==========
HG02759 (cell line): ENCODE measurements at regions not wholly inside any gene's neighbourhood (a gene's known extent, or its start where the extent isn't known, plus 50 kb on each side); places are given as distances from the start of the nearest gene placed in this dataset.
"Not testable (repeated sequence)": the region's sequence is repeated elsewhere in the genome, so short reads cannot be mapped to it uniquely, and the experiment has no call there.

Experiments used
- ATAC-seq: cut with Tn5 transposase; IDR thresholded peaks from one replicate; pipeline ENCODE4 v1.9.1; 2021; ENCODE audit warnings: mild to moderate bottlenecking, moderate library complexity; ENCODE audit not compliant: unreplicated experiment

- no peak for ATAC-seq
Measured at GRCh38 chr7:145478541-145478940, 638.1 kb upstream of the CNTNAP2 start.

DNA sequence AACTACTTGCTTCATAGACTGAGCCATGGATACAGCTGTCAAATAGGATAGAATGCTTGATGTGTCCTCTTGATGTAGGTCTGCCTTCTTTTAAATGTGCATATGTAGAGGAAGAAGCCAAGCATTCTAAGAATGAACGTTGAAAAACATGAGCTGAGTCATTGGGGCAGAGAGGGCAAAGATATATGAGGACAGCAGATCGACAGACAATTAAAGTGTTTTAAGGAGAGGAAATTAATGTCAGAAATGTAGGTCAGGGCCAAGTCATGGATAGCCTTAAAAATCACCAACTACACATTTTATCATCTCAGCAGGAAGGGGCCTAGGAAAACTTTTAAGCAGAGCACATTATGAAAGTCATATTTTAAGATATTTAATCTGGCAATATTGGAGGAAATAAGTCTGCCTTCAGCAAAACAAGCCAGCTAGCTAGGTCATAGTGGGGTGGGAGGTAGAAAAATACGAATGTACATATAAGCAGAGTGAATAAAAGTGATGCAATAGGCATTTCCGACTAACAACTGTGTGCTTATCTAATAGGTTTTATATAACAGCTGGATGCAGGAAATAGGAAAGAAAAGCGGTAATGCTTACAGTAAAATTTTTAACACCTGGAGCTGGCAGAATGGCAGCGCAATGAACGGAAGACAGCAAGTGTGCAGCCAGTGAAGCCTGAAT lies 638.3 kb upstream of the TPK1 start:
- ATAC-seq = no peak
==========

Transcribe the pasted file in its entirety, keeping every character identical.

HG02759 (cell line): ENCODE measurements at regions not wholly inside any gene's neighbourhood (a gene's known extent, or its start where the extent isn't known, plus 50 kb on each side); places are given as distances from the start of the nearest gene placed in this dataset.
"Not testable (repeated sequence)": the region's sequence is repeated elsewhere in the genome, so short reads cannot be mapped to it uniquely, and the experiment has no call there.

Experiments used
- ATAC-seq: cut with Tn5 transposase; IDR thresholded peaks from one replicate; pipeline ENCODE4 v1.9.1; 2021; ENCODE audit warnings: mild to moderate bottlenecking, moderate library complexity; ENCODE audit not compliant: unreplicated experiment

- no peak for ATAC-seq
Measured at GRCh38 chr7:145478541-145478940, 638.1 kb upstream of the CNTNAP2 start.

DNA sequence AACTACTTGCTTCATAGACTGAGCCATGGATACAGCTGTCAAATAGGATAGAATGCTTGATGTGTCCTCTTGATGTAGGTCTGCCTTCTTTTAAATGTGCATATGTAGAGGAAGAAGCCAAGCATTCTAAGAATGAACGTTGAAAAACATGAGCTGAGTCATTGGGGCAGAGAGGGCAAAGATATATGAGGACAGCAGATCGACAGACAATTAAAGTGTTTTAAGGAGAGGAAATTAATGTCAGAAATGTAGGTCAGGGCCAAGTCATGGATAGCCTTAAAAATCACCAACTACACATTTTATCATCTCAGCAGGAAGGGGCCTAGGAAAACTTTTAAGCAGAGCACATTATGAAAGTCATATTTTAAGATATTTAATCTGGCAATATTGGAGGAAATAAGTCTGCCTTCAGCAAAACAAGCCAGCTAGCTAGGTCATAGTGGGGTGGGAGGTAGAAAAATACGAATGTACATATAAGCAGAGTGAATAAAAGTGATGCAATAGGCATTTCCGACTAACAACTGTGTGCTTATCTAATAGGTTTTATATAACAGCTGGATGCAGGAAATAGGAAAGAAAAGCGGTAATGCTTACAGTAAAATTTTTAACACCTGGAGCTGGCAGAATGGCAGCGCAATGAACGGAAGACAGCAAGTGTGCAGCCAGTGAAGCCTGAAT lies 638.3 kb upstream of the TPK1 start:
- ATAC-seq = no peak